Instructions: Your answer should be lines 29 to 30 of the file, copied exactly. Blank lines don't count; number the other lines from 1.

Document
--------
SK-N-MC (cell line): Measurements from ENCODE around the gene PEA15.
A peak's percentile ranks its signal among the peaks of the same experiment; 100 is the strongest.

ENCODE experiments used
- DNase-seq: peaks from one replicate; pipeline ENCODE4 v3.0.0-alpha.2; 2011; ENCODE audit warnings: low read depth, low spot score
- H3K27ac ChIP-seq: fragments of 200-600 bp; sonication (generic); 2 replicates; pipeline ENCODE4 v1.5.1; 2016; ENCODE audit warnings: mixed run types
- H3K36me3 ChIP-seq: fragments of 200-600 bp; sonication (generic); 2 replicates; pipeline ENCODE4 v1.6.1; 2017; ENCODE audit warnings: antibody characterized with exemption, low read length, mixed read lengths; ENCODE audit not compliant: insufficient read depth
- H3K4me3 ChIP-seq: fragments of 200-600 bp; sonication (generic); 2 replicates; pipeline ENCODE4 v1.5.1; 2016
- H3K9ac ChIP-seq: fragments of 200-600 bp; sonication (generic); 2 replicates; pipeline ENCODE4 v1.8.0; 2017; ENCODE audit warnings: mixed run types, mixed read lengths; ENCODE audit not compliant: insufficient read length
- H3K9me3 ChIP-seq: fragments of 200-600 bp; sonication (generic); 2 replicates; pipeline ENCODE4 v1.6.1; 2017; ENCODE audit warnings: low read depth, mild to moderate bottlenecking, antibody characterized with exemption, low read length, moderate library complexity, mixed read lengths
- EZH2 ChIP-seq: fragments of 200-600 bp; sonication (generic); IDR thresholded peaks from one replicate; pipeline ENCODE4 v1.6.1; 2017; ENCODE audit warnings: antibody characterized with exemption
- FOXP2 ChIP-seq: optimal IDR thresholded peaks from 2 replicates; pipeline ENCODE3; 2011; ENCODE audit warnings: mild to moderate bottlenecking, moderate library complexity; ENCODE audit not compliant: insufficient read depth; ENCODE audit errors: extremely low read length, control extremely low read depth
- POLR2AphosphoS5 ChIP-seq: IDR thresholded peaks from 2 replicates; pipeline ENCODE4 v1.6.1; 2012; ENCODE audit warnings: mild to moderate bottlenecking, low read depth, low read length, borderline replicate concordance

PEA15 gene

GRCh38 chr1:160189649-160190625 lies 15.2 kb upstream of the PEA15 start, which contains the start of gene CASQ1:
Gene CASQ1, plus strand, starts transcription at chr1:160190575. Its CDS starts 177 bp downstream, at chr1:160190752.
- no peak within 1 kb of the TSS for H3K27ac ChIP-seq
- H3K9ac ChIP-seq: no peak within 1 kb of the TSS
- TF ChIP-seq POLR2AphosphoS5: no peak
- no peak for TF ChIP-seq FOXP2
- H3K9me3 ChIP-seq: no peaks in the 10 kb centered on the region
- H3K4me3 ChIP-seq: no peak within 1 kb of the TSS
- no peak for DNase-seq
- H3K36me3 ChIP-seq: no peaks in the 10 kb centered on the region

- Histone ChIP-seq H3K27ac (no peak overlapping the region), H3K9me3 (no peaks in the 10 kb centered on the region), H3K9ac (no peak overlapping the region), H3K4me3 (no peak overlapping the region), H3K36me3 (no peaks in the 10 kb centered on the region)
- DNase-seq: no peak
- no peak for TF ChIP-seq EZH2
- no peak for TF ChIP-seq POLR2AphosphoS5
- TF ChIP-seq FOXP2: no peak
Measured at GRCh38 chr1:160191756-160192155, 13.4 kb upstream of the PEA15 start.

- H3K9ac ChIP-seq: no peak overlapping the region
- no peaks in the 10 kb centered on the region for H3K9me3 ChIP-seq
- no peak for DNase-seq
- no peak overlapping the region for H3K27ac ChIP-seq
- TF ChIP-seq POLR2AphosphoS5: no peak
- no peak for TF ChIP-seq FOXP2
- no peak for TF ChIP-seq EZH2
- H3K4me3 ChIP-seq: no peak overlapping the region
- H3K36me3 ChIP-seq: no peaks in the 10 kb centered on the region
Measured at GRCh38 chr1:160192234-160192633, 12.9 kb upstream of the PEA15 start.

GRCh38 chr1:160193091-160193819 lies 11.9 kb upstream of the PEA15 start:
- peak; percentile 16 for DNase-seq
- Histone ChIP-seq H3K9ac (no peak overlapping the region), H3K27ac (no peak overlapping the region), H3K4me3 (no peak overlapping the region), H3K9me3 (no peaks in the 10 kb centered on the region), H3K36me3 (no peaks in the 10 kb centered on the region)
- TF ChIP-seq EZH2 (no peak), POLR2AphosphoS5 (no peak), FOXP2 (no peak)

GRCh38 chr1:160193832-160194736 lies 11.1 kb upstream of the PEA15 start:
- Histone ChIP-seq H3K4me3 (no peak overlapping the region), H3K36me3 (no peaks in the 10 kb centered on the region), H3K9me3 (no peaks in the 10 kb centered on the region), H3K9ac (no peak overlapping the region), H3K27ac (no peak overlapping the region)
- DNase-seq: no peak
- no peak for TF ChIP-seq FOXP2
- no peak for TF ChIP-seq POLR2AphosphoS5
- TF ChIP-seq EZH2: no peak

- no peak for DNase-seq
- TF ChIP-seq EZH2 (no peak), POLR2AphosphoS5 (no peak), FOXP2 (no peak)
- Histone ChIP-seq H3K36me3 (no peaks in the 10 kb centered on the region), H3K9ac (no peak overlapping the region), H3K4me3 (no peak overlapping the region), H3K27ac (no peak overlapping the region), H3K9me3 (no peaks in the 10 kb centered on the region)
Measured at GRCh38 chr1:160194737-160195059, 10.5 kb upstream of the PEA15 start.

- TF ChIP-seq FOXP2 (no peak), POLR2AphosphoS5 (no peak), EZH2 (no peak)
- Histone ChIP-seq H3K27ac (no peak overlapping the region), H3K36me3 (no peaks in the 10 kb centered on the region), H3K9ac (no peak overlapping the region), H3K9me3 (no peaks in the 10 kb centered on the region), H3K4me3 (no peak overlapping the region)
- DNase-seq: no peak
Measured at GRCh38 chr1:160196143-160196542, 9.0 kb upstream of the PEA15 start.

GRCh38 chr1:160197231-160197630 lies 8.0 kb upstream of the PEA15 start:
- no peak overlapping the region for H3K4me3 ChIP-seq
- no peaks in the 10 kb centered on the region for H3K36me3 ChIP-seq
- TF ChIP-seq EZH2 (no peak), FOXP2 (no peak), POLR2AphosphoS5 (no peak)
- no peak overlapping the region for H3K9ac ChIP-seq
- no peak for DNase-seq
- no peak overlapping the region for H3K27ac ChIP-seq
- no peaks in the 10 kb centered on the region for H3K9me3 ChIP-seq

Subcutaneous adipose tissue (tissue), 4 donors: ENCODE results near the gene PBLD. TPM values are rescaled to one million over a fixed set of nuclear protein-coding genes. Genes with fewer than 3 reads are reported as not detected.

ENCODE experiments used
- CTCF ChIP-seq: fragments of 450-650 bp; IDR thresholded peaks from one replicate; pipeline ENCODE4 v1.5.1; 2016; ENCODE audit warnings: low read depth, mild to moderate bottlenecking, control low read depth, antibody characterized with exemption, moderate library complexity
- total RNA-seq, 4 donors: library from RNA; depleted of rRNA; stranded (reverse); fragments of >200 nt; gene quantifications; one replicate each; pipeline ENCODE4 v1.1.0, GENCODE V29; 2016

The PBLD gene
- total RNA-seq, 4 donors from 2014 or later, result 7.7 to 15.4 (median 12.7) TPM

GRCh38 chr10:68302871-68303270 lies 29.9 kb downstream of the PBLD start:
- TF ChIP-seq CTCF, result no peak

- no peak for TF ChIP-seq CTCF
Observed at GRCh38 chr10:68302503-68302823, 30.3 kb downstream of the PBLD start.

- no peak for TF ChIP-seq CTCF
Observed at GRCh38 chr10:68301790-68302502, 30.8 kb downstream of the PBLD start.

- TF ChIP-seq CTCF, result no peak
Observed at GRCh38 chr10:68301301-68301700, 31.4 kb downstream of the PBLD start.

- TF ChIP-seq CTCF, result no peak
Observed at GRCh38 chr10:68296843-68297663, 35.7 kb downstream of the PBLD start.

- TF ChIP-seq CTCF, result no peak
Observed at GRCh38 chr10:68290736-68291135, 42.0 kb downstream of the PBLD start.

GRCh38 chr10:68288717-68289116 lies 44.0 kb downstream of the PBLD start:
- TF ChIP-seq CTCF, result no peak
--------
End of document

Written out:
Measured at GRCh38 chr1:160191756-160192155, 13.4 kb upstream of the PEA15 start.

- H3K9ac ChIP-seq: no peak overlapping the region